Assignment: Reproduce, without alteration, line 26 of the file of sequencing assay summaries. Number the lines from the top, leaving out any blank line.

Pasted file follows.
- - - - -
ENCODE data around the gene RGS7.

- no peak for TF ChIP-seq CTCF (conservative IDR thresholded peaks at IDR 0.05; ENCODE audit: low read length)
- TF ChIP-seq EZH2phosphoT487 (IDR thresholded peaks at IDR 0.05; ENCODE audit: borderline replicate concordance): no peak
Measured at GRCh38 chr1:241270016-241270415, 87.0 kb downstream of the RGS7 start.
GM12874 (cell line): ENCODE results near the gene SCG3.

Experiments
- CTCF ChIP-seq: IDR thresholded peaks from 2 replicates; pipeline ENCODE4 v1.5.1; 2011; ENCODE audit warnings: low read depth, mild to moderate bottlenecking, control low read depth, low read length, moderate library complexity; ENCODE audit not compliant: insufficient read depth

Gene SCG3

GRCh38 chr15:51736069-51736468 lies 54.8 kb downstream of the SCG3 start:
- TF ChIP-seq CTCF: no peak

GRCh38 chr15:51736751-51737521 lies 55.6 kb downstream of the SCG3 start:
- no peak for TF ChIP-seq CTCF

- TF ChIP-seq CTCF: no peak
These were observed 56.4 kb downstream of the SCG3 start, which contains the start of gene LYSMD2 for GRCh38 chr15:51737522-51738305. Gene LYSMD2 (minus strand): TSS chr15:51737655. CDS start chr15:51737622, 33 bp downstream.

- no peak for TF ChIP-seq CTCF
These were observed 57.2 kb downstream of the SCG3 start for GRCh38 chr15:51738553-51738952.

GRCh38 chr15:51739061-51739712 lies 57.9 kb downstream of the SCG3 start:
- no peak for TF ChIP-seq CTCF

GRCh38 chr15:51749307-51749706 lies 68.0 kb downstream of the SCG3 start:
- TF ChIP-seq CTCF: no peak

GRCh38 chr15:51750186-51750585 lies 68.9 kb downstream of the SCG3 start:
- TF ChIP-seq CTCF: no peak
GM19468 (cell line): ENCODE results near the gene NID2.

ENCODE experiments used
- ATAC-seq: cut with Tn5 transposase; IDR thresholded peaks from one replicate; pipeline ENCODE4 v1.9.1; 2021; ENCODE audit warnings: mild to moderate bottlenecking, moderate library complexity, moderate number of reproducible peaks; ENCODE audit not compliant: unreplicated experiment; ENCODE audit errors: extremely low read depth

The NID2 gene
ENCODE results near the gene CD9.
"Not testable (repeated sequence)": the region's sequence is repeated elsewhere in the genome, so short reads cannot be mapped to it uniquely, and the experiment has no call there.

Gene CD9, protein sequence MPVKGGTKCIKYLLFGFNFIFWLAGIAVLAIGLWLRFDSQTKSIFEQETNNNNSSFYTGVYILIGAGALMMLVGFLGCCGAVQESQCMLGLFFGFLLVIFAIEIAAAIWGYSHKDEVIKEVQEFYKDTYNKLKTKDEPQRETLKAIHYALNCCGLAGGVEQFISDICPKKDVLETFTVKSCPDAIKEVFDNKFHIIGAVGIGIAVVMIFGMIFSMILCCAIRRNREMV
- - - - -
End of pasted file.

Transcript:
The NID2 gene